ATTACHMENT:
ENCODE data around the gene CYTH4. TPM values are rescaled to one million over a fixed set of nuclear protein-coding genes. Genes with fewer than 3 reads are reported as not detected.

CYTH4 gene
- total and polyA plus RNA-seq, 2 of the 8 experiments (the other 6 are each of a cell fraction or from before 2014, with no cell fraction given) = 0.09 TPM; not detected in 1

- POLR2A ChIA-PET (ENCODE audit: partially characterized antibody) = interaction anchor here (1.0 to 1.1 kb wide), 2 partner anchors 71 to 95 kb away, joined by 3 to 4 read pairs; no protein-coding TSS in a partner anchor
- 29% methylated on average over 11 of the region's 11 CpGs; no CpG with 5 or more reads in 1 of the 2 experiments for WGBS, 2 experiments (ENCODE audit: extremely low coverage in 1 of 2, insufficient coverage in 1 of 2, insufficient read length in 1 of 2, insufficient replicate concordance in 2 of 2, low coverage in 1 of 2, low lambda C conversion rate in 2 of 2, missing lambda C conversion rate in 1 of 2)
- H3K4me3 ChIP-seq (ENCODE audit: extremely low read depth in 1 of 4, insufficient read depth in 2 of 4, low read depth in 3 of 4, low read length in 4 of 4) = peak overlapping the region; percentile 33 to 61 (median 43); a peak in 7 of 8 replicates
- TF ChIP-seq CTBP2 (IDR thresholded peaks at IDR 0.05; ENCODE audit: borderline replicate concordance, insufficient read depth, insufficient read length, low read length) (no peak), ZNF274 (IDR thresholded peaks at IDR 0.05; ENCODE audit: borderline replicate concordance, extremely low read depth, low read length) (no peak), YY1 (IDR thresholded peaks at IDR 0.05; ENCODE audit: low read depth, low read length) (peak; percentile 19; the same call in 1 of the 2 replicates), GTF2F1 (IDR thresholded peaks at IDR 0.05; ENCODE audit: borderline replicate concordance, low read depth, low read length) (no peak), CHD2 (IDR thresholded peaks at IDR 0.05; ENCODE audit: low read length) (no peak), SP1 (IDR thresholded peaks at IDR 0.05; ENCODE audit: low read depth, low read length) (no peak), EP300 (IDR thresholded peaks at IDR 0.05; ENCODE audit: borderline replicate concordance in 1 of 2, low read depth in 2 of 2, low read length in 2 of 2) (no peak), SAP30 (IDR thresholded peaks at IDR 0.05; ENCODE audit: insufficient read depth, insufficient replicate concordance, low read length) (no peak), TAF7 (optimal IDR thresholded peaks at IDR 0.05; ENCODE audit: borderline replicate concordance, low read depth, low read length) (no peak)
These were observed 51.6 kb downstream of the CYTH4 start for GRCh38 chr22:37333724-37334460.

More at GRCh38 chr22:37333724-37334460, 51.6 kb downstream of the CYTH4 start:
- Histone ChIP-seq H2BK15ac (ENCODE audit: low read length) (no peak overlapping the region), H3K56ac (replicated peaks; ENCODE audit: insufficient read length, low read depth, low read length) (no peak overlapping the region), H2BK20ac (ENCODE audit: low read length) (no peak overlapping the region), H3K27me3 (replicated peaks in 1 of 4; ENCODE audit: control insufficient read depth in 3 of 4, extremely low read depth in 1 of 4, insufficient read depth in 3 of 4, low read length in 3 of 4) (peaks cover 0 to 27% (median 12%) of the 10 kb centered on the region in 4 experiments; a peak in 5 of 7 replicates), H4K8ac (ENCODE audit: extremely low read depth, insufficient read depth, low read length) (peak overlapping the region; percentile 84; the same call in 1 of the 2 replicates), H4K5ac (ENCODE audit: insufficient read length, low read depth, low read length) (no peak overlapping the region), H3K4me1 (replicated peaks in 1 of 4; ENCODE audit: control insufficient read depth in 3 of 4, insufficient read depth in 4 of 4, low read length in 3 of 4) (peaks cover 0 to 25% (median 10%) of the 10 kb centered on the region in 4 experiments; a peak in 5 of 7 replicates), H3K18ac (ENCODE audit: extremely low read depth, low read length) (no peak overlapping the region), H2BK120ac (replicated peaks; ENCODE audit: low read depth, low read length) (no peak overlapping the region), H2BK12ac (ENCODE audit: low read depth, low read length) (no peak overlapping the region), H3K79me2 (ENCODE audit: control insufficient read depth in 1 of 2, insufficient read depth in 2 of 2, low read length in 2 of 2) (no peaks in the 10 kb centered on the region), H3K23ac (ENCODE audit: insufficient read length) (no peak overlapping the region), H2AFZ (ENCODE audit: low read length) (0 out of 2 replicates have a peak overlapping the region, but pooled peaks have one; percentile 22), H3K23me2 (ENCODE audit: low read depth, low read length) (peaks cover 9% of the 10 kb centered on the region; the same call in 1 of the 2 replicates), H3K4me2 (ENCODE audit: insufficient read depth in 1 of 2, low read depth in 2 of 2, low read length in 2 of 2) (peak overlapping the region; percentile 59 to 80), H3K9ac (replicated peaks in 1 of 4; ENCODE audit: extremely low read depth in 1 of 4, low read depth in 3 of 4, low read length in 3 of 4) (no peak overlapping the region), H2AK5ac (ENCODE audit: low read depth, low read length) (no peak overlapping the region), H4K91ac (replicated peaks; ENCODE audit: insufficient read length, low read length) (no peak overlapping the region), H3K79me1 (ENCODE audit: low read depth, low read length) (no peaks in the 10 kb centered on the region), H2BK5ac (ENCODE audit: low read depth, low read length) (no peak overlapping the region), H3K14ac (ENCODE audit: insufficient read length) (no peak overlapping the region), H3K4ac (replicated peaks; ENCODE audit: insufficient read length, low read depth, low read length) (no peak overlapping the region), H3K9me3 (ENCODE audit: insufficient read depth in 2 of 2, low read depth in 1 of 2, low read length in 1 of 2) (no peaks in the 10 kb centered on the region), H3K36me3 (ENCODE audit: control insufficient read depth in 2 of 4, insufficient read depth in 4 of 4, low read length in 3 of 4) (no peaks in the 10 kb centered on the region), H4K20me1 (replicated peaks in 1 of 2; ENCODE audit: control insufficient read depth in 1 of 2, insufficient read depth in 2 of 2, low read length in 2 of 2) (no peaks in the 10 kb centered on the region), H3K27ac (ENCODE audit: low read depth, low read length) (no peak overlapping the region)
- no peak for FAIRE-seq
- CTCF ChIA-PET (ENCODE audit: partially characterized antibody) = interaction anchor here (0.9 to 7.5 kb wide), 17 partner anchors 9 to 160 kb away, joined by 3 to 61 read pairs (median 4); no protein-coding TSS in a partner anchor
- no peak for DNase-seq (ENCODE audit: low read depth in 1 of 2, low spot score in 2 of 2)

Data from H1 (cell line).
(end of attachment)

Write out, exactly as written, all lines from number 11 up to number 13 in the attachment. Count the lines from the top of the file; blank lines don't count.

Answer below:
- no peak for FAIRE-seq
- CTCF ChIA-PET (ENCODE audit: partially characterized antibody) = interaction anchor here (0.9 to 7.5 kb wide), 17 partner anchors 9 to 160 kb away, joined by 3 to 61 read pairs (median 4); no protein-coding TSS in a partner anchor
- no peak for DNase-seq (ENCODE audit: low read depth in 1 of 2, low spot score in 2 of 2)